Concentration Camps of Canada, draws attention to both the realities of the reserves where the Indigenous of Canada live to this day as well as the efforts by Canada to forcibly assimilate its one-time allies. The residential schools were not happy places for their pupils. Sadly, the usual sexual abuses existed and these grab the headlines. But the horror was the institutional backing of a policy recently deemed cultural genocide by both the United Nations and Canada’s Supreme Court Chief Justice Beverly McLachlin. It was a time where corporal punishment was the norm and these schools applied it to the point where it was considered abuse even for the times. Children were stripped of their ‘Indian’ name and given a number or a Christian name instead. They were constantly beaten—for speaking a language other than French or English, for doing anything considered ‘Indian’, and for not conforming to the Church-administered curriculum. Eighty thousand survivors of this system are still alive today (the last residential school was only shut down in 1996). Broken from reliving memories, many testified of the horrors to Canada’s Truth and Reconciliation Commission. This commission published its report in 2015 where it concludes and agrees with the United Nations that Canada committed a sustained and systematic policy of cultural genocide. Where the Nazi camps lasted a little more than a decade, Canada’s continued for almost 150 years.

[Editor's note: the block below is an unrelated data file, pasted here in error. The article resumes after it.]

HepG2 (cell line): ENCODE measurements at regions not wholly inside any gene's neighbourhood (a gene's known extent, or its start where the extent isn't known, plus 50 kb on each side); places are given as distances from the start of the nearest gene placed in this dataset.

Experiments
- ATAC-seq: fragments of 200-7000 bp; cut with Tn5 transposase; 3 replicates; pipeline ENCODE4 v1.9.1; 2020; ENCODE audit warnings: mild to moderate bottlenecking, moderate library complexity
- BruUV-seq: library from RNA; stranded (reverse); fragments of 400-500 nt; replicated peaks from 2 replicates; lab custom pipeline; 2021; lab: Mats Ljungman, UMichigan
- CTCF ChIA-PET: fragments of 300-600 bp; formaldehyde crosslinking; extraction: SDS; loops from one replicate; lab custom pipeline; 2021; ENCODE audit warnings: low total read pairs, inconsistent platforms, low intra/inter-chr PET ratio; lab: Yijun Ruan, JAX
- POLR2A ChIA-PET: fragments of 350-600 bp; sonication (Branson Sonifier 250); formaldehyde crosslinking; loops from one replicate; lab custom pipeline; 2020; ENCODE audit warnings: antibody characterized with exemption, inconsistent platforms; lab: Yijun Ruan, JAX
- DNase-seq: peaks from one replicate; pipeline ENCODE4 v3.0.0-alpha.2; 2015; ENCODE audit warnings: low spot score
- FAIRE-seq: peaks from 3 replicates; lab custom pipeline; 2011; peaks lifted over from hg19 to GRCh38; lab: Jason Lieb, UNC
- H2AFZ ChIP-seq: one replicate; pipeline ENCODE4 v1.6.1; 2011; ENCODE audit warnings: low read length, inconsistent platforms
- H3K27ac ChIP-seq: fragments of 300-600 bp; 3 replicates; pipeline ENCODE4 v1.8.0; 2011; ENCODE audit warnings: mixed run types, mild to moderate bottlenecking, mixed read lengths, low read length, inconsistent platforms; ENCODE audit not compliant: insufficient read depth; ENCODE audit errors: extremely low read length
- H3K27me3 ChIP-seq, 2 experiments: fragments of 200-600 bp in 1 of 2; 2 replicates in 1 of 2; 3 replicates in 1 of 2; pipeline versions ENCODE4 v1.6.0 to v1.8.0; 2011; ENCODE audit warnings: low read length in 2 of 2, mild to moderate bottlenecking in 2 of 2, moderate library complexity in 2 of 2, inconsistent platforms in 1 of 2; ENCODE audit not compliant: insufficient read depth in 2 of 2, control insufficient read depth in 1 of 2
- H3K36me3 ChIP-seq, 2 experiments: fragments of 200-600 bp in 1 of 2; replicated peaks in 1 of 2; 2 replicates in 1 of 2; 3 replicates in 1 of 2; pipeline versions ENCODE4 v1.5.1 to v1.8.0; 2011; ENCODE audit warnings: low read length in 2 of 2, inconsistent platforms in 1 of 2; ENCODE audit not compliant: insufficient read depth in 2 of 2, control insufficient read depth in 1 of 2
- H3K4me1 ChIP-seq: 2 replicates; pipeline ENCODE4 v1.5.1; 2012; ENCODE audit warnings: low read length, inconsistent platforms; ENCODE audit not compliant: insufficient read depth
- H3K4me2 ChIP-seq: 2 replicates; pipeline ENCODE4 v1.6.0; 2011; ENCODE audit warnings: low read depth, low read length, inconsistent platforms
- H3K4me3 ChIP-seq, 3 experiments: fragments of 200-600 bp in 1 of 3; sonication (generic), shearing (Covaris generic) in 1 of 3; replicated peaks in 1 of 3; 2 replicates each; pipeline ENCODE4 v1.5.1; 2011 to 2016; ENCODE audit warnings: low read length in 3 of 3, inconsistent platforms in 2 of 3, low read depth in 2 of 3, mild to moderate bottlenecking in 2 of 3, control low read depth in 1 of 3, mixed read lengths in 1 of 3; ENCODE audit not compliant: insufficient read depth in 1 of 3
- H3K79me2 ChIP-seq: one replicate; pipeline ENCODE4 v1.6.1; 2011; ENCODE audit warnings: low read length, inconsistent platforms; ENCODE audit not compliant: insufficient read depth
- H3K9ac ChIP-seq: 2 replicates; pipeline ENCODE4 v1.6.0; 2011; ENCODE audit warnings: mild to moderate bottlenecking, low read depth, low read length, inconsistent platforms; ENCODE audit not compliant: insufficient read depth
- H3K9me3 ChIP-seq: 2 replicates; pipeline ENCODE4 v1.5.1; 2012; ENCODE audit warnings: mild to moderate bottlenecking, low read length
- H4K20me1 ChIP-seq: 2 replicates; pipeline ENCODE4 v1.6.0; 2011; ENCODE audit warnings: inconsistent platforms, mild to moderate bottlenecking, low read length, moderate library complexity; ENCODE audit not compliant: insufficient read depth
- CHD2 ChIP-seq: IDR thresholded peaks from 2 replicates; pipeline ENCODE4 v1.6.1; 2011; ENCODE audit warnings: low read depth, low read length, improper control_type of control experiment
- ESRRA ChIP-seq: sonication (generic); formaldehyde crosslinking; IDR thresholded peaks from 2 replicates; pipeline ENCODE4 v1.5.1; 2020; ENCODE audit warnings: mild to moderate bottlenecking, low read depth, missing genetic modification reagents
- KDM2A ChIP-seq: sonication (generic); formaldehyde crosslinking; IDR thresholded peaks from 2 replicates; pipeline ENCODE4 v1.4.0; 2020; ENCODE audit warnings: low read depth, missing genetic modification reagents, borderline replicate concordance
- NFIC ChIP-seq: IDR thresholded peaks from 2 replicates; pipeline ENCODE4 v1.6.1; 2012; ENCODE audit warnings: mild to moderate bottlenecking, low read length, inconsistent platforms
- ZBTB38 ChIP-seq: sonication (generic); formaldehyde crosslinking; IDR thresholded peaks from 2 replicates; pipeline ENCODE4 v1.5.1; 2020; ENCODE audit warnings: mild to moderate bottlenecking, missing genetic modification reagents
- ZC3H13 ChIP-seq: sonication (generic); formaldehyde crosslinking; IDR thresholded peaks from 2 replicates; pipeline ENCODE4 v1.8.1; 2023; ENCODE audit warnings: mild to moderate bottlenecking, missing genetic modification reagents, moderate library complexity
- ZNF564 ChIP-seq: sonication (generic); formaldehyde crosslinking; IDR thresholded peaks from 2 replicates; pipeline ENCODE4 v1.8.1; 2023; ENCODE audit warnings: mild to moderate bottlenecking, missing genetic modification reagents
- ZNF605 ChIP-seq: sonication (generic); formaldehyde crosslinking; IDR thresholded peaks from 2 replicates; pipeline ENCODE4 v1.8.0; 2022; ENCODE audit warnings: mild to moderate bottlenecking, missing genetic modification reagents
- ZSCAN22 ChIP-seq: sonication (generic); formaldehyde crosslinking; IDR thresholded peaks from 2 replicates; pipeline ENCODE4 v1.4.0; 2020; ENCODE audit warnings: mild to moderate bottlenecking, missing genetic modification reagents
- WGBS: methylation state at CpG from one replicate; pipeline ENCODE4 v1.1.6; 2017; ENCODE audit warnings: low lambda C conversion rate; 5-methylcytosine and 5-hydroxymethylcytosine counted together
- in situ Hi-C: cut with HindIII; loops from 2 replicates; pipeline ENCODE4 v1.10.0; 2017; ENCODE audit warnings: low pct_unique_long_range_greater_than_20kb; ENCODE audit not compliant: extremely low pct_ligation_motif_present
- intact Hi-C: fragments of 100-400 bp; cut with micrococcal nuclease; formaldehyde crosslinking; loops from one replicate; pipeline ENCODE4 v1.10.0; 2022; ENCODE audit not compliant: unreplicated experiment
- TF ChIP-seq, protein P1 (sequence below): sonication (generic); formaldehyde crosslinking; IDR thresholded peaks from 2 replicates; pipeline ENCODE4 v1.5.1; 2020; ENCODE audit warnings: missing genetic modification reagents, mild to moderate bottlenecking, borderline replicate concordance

At the heart of the problem is poverty and a system that is too quick to give the benefit of doubt to those in power and too quick to dismiss concerns raised by those without.
Originally, Concentration Camps of Canada was envisioned as a text book with the main character (Migizi) demonstrating the multitude of injustices faced by Indigenous Canadians. Every element of Concentration Camps of Canada is based on the truth—gleaned from personal interviews as well as stories published by the official Truth and Reconciliation Commission of Canada 2015. The project was then winnowed into a story for brevity. Written for non-readers, it moves quickly and touches on matters that will, hopefully, resonate beyond the pages.